‘And so, the contention is, Ramadan is "the month of Jihad”. Yet, there can be no moral equivalence between a battle fought in self-defence, such as those waged by the Prophet during Ramadan, and brutal militant attacks that maim and murder innocent men, women, and children. Just because some of the most important battles of Islamic history occurred during Ramadan, it does not mean that murder could ever be justified. Ever.’ – Hesham A. Hassaballah (2013)
It began in 624 C.E., on the 17th Ramadan. The great Battle of Badr was to mark the beginning of the first conflict in Muslim history fought during the holy month of Ramadan. This historical event is regularly exploited within terrorists’ rhetoric for recruiting militants and justifying violence. Of the dozens of historic conflicts ensuing since that year, remembered in contemporary history are the Ramadan War of 1973 (also known as the Yom Kippur War or the fourth Arab-Israeli War); the Lebanese civil war, which began in 1975 and continued through seventeen months of Ramadan; Operation Ramadan, the first battle in the Iran-Iraq war fought in 1982, one of the largest land battles since World War II; the first Palestinian intifada, which began in 1987 and was waged over 6 Ramadans; and the 2003-2007 Iraq war.
Today, terrorists worldwide allude to these conflicts non-contextually to wage their own versions of jihad. In the Middle East and North Africa, countries such as Lebanon, Egypt, Algeria, Yemen, and – most notably – Iraq, have regularly suffered from these extreme narratives.
It was on the third of Ramadan in 2004, when Abu Musab al-Zarqawi, a world renowned terrorist known for advocating suicide attacks and hostage executions, pledged allegiance to Osama bin Ladin, leading to the creation of Al Qaeda in Iraq. In his pledge, he reportedly stated that ‘with the appearance of Ramadan, the month of the gift of victories, Muslims are compelled to join forces and be a stick in the eye of Islam’s enemies’. It was his affiliate that called a surge of terrorist activity in Ramadan their ‘blessed foray of violence’. This year, mid-way through the holy month, Al-Qaeda in Iraq (AQI) carried out one of the most alarming prison breaks in recent history. As the world watched Iraq crumbling amidst sectarian violence, 500 militants broke out of Baghdad’s notorious Abu Ghraib prison.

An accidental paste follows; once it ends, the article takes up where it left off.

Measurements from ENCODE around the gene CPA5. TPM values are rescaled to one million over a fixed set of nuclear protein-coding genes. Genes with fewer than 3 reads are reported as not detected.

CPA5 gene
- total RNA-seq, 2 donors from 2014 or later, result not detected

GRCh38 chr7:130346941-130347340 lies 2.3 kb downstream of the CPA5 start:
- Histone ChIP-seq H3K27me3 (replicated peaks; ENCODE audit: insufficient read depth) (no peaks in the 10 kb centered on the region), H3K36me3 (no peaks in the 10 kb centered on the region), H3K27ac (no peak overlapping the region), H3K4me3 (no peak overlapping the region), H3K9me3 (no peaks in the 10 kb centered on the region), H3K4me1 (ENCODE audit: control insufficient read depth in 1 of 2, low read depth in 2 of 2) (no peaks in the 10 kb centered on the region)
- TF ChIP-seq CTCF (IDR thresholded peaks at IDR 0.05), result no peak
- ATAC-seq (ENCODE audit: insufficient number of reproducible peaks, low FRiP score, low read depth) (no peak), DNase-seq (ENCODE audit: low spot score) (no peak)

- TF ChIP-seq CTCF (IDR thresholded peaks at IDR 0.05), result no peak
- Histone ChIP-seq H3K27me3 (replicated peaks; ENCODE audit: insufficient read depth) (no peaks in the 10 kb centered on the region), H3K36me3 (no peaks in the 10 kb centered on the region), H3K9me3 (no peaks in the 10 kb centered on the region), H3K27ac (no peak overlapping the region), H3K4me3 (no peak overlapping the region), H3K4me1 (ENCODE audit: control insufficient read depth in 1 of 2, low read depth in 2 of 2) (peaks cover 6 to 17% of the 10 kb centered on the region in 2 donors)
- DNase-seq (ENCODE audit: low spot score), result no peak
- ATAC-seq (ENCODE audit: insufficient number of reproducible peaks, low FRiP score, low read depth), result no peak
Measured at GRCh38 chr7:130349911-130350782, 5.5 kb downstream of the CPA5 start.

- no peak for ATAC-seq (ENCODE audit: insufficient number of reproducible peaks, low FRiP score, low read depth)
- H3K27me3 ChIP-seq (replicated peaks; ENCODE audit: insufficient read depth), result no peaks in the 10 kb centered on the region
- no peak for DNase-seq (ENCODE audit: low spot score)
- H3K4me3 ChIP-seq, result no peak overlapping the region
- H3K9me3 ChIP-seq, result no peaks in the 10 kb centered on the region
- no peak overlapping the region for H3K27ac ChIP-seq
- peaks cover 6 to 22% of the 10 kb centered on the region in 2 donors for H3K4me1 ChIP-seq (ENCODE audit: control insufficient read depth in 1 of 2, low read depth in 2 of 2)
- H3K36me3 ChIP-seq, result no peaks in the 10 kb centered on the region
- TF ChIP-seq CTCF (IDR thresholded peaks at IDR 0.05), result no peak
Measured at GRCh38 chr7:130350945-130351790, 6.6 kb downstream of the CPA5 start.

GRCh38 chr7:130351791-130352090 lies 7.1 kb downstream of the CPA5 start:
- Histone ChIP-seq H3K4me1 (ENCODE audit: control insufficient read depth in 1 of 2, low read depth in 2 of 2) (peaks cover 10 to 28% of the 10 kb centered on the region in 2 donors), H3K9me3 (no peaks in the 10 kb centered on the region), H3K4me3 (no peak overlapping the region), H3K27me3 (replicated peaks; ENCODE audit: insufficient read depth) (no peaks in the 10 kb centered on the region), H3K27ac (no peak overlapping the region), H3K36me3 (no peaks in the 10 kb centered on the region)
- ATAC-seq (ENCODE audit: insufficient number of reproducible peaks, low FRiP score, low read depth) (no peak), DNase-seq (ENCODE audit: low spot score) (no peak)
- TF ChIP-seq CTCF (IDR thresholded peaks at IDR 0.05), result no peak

In 2006, just two weeks before Ramadan, Osama bin Laden’s second-in-command Ayman al-Zawahiri released a video tape threatening Algerians who were still reeling from a civil war. ‘The Salafist Group for Preaching and Combat (GSPC) has joined the Al Qaeda organization… may this be a bone in the throat of American and French crusaders, and their allies, and sow fear in the hearts of French traitors and sons of apostates’. GSPC has existed in Algeria since the 1990s. Since its transformation into Al Qaeda in the Islamic Maghreb, Algeria has experienced a spike in terrorist activity during Ramadan.
The month of Muharram, like Ramadan, too has borne the brunt of such activity and rhetoric, with Shias being targeted in Lebanon, Iran and Iraq. In 2012, in a streak of bombings on the eve of Muharram, 17 people were killed across Iraq. But seldom has a country witnessed the threat of Muharram violence that Pakistan has.
Last year, an arrested TTP militant in Karachi, Akhtar Mehsud confessed during interrogation that four suicide bombers had been trained and selected to carry out attacks during Muharram processions in the city. Law enforcement and intelligence agencies worked intensively to ward off security threats during the month of commemoration, successfully foiling several attempts as was revealed by suspects arrested from various cities in Punjab between 2010 and 2013.
The prevailing threat stems from violently sectarian rhetoric embossed with Islamic history. On December 28 2009, Pakistan’s largest procession of Shias was targeted in Karachi, killing 43 and causing the city to erupt in clashes amongst rioters. TTP claimed responsibility, notifying the use of a suicide bomber. The attack came a day after suicide attacks killed 15 near Pir Alam Shah Bukhari’s tomb in Muzaffarabad.
Last November, a remote-controlled bombing in Dera Ismail Khan during Muharram took eight lives. TTP spokesperson Ehsanullah Ehsan was quick to justify that the group ‘carried out the attack against the Shia community’. Other than TTP, responsible for inciting violence during Muharram are Lahskar-e-Jhangvi and its mother-ship Sipah-e-Sahaba Pakistan.
‘The holy month of jihad’, has suffered its share of violence in Pakistan as well, hazed by sectarian tones. In 2010, multiple blasts targeted a Shia procession in Lahore killing 30. They were followed shortly by a suicide attack on Shias in Quetta which killed more than 50 people. This year, the deadliest attack targeting Shias during Ramadan took place in Parachinar, taking over 56 lives. Media channels, perhaps too distressingly involved in comic Ramadan transmissions, failed to provide adequate coverage to such an atrocity.